Members of the governor's Buffalo River Conservation Committee voted Thursday to approve funding for improvements to two unpaved roads in the watershed.
Approximately 3,493 feet of the Cane Branch Road in Searcy County and 2 miles of the Cave Mountain Road to Hawksbill Crag in Newton County are scheduled for improvements under the proposal.
Officials on the committee estimated the total cost to the state at $570,979, with an additional $110,263 supplied by the U.S. Environmental Protection Agency's nonpoint source management program.
Unpaved roads can degrade water quality because of erosion and sedimentary runoff.
The Buffalo River Conservation Committee was created by Gov. Asa Hutchinson in September 2019 to protect and enhance the quality of the watershed, a popular tourist draw in northern Arkansas that is home to the country's first national river.
The genesis of the committee followed years of controversy over C&H Hog Farms, an industrial hog farm located in the watershed. It finally closed in January under a deal with the state.
The work on Cave Mountain Road is intended to widen the road, create culverts and drainage, put in packed clay and gravel, and apply the surface treatment known as chipseal, according to Tony Ramick, Agriculture Department division manager for nonpoint source management and unpaved road programs.
Guardrails also will be placed at some of the curves on the road, Ramick said.
Ramick said the U.S. National Park Service had agreed to do the assessment work for the road improvements, "contingent on a commitment of funding" from the Buffalo River Conservation Committee. The assessments are estimated to take nine months to a year, he said.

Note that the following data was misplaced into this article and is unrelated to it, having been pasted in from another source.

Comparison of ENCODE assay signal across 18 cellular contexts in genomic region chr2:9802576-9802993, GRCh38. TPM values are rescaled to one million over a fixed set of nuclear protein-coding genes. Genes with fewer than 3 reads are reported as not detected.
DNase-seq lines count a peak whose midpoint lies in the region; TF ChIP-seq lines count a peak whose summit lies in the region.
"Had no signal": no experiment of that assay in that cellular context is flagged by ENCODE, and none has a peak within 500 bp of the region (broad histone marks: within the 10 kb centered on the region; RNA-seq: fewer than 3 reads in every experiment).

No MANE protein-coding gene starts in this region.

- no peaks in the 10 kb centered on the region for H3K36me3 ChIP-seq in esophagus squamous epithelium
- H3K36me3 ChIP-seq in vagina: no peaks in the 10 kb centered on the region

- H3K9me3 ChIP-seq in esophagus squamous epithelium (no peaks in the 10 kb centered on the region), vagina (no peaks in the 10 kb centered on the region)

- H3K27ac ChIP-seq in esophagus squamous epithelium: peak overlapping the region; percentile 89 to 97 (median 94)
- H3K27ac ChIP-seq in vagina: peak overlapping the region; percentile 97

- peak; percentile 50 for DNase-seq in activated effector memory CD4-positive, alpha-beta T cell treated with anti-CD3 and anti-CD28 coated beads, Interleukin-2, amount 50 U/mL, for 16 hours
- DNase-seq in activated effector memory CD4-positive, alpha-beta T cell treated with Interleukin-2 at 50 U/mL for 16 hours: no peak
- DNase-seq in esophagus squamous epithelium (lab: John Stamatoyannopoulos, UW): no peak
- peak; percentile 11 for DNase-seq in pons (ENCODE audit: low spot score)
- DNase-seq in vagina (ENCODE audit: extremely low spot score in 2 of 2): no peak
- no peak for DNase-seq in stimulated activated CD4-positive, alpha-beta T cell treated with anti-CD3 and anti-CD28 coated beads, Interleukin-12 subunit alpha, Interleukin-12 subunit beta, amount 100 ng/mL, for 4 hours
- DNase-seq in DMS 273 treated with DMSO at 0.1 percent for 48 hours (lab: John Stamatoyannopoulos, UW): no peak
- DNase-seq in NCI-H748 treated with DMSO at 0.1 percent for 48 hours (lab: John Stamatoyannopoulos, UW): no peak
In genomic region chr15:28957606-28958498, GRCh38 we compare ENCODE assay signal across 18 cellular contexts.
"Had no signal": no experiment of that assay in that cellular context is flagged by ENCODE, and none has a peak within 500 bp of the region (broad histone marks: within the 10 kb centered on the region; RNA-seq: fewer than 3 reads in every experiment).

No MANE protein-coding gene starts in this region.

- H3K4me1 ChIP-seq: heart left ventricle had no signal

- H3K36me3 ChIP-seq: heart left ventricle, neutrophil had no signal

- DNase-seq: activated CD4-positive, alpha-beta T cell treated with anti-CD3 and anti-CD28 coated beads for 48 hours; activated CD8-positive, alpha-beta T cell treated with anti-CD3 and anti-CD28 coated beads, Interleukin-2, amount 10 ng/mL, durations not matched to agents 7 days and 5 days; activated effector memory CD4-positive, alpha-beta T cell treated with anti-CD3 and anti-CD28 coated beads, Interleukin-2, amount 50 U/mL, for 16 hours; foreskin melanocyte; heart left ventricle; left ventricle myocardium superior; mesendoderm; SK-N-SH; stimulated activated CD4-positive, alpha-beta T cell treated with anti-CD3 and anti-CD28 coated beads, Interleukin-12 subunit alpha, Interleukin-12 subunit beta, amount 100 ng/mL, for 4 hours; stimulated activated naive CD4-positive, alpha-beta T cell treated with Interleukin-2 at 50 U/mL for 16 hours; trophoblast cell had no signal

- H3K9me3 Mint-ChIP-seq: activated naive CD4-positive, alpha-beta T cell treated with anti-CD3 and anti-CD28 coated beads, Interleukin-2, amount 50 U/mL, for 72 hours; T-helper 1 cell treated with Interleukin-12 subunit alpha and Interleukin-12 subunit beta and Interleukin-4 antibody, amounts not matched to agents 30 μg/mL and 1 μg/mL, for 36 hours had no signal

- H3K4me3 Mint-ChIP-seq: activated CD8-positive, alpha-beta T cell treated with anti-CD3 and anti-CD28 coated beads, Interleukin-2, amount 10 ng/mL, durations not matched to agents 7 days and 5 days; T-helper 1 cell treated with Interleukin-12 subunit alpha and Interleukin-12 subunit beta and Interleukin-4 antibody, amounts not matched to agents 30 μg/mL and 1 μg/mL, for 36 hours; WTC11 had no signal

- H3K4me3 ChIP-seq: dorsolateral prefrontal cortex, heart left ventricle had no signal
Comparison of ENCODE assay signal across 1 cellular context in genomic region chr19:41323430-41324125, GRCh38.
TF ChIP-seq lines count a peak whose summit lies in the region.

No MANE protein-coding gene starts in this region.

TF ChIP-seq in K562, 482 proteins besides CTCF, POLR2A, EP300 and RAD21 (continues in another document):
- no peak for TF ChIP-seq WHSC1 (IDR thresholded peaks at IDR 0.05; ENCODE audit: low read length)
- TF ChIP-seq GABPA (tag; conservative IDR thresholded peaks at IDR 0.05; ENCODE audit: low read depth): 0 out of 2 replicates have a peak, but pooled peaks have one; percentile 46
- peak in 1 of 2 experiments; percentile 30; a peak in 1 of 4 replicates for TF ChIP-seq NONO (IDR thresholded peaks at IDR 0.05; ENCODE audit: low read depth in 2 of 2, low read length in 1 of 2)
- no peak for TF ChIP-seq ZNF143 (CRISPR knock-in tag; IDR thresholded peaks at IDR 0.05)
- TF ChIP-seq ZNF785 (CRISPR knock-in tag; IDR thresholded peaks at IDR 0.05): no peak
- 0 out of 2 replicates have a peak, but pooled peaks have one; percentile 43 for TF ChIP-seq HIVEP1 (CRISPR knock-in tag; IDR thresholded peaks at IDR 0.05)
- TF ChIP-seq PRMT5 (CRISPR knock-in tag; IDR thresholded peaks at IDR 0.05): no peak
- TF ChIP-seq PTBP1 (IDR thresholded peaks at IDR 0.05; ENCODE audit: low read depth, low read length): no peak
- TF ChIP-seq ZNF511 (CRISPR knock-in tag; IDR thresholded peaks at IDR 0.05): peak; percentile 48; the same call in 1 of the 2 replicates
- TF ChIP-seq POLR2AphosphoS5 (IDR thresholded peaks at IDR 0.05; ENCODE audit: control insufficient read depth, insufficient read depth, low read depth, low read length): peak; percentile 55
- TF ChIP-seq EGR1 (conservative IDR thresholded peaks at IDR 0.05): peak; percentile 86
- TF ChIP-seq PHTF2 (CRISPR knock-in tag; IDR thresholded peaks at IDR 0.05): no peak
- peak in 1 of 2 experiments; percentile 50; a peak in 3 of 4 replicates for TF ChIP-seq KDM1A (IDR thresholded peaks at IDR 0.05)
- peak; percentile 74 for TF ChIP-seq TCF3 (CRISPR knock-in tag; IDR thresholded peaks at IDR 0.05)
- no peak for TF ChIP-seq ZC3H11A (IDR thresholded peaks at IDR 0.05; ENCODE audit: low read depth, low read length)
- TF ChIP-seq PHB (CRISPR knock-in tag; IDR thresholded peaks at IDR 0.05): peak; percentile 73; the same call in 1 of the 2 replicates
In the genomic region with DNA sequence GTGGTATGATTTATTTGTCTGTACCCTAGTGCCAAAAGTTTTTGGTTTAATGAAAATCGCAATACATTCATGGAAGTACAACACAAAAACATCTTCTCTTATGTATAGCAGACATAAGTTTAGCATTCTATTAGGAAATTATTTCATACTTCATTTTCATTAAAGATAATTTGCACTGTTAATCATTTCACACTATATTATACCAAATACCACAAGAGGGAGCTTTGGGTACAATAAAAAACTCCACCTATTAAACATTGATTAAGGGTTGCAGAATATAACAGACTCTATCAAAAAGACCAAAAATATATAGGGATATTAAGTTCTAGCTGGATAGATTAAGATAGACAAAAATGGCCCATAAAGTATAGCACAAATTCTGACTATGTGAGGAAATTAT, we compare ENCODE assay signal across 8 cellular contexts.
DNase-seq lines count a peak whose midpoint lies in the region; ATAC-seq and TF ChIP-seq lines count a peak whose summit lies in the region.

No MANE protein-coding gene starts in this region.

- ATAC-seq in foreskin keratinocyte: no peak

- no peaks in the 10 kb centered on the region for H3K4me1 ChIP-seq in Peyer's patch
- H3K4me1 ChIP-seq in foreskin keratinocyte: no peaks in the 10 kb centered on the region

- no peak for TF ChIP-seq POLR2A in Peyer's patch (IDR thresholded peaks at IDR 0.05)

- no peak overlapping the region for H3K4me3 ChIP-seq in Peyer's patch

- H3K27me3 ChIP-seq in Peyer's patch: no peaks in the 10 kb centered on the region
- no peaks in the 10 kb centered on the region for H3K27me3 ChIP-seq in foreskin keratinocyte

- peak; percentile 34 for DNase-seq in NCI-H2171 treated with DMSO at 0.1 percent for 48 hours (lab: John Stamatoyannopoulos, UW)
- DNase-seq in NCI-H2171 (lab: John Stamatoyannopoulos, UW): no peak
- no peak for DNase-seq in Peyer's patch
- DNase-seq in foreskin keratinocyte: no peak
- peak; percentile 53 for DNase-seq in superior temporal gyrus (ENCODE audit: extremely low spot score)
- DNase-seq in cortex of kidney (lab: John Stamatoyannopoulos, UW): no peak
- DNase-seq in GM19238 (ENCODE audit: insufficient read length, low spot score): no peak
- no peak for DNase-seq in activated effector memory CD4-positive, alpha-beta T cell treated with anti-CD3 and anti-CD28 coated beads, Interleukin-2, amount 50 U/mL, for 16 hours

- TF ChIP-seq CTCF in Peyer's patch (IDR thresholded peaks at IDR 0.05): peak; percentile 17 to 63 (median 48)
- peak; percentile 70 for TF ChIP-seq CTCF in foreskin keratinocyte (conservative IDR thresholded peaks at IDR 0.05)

The funding decisions of the committee, including the money allocated for road improvements, are expected to be presented Wednesday at a joint meeting of the Arkansas House and Senate Public Health, Welfare and Labor Committees.
Other sites under consideration for road improvements included Lone Beach Church Road and County Road 6450, both in Newton County, along with Richland Road in Searcy County, according to Ramick.
Arkansas Department of Agriculture Secretary Wes Ward, chair of the Buffalo River Conservation Committee, referred to the the list of potential unpaved road sites and encouraged members to keep "identifying the need, [and] documenting the need" even if funding is not available at the moment.
That work will be especially helpful as the committee prepares to create an annual report at the end of the year to submit to Hutchinson and the Legislature, Ward said.
The report will allow members to "show what we've done with the funding that we have, but also demonstrate and show what we've identified that additional funding could be used for," Ward said during the meeting.
Broader conservation goals for the Buffalo River experienced a setback recently when the Arkansas Legislature in June voted down a proposal from state environmental regulators to permanently ban medium and large hog farms from operating in the watershed.
The governor, along with conservation groups like the Ozark Society and the Buffalo River Watershed Alliance, had supported the proposed permanent moratorium. Arkansas Farm Bureau opposed the measure.
At the time, legislators expressed concerns about the potential impact on agriculture around the state.
Although Thursday's meeting held via teleconference was the first full meeting of the Buffalo River Conservation Committee since the proposed hog-farm ban died in the Legislature, members did not address the issue.